In 1848, 41 years after Austen’s death, Charlotte Brontë picked up Pride and Prejudice on the recommendation of friend and literary critic George Henry Lewes. Brontë, author of the grim “romance” Jane Eyre, wasn’t backwards about coming forward with her criticism: “Why do you like Miss Austen so very much? I am puzzled on that point,” she wrote, explaining that she got the book after Lewes talked it up. “And what did I find? An accurate, daguerreotyped portrait of a commonplace face; a carefully-fenced, high-cultivated garden with neat borders and delicate flowers; but no glance of a bright, vivid physiognomy, no open country, no fresh air, no blue hill, no bonny beck. I should hardly like to live with her ladies and gentlemen in their elegant but confined houses.”

Two years later, Brontë took up the theme again, in a letter to another friend: “[A]nything like warmth or enthusiasm, anything energetic, poignant, heartfelt, is utterly out of place in commending these works: all such demonstrations the authoress would have met with a well-bred sneer, would have calmly scorned as outré or extravagant. She does her business of delineating the surface of the lives of genteel English people curiously well ... [But] She no more, with her mind’s eye, beholds the heart of her race than each man, with bodily vision, sees the heart in his heaving breast. Jane Austen was a complete and most sensible lady, but a very incomplete and rather insensible (not senseless) woman.”

2. WINSTON CHURCHILL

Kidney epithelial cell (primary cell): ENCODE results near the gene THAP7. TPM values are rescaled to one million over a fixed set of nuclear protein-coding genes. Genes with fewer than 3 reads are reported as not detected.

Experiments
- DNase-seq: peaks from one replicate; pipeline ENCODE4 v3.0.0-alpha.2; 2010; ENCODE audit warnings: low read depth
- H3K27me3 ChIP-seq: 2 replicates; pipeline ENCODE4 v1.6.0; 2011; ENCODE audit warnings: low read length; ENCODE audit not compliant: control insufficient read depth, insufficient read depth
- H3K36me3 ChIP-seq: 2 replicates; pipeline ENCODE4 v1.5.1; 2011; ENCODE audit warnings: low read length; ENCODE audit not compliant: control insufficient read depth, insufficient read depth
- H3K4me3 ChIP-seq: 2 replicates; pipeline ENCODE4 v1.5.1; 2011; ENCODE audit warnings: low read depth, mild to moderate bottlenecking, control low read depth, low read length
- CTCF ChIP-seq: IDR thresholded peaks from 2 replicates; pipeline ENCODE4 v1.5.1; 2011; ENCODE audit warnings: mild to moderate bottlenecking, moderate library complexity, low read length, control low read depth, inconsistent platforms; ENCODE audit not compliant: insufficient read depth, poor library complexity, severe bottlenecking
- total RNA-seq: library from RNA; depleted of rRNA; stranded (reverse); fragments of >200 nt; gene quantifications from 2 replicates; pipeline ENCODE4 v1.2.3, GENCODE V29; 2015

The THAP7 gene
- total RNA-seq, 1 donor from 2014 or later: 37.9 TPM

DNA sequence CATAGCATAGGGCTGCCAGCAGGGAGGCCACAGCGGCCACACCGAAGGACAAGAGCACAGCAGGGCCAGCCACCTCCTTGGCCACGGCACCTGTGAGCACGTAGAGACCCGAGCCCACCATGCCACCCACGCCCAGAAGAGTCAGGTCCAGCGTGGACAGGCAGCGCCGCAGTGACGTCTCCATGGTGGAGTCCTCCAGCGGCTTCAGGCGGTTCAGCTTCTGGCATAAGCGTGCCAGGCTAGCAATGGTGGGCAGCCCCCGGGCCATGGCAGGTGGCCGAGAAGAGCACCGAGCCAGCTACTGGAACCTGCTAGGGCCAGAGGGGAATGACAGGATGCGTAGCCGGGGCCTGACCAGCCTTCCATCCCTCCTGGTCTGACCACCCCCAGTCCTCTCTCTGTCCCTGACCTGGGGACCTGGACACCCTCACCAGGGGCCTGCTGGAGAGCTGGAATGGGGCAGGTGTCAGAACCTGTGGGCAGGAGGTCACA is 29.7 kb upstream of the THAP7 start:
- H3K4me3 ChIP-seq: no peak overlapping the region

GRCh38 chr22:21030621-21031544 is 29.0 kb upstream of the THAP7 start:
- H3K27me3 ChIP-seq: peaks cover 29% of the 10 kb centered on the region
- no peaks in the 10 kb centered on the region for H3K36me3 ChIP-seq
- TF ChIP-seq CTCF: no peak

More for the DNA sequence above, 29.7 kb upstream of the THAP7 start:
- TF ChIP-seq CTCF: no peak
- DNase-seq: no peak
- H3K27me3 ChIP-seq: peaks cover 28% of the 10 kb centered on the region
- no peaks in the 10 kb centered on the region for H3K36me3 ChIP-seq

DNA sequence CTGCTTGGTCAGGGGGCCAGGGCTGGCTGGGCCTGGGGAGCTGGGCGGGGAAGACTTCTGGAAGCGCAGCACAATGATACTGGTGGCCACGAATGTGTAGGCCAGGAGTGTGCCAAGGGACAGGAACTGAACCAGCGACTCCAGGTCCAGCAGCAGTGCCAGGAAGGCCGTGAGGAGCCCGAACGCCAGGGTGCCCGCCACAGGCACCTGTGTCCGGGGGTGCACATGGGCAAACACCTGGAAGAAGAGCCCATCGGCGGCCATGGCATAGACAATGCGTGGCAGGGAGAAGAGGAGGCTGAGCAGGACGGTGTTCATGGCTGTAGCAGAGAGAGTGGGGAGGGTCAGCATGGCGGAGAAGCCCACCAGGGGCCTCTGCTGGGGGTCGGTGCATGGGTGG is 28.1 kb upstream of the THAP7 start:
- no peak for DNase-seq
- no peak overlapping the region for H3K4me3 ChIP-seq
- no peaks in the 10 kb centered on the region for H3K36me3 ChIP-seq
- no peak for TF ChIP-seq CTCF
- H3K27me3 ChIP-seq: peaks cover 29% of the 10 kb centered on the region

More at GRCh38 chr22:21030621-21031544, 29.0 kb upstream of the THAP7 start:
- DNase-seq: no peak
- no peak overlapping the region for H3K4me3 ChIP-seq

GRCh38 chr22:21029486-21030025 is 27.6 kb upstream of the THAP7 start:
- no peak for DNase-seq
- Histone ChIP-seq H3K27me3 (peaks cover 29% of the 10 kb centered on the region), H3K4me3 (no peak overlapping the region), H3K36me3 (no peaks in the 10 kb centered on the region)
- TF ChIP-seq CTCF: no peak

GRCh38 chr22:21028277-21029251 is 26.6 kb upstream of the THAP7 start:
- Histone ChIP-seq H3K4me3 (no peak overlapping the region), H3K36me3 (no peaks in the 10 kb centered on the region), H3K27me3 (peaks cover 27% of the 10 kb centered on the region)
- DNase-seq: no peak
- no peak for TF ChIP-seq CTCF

It's a little too strong to say that Winston Churchill hated Pride and Prejudice, as Britain’s beloved Prime Minister seems to have found some comfort in the book as the Second World War ground on. But he did have some mild complaint about it: “What calm lives they had, those people! No worries about the French Revolution or the crashing struggle of the Napoleonic Wars. Only manners controlling natural passion as far as they could, together with cultural explanations of any mischances.”

3. RALPH WALDO EMERSON

Ralph Waldo Emerson, having read both Persuasion and Pride and Prejudice, bemoaned the fact that all anyone in the books seemed to care about was money and marriage: “I am at a loss to understand why people hold Miss Austen’s novels at so high a rate, which seems to me vulgar in tone, sterile in artistic invention, imprisoned in their wretched conventions of English society, without genius, wit or knowledge of the world. Never was life so pinched and so narrow ... Suicide is more respectable.”

4. VIRGINIA WOOLF

The Mrs. Dalloway writer, in a 1932 letter to a friend, had faint praise for Austen: “Whatever ‘Bloomsbury’ may think of Jane Austen, she is not by any means one of my favourites. I’d give all she ever wrote for half what the Brontës wrote—if my reason did not compel me to see that she is a magnificent artist.”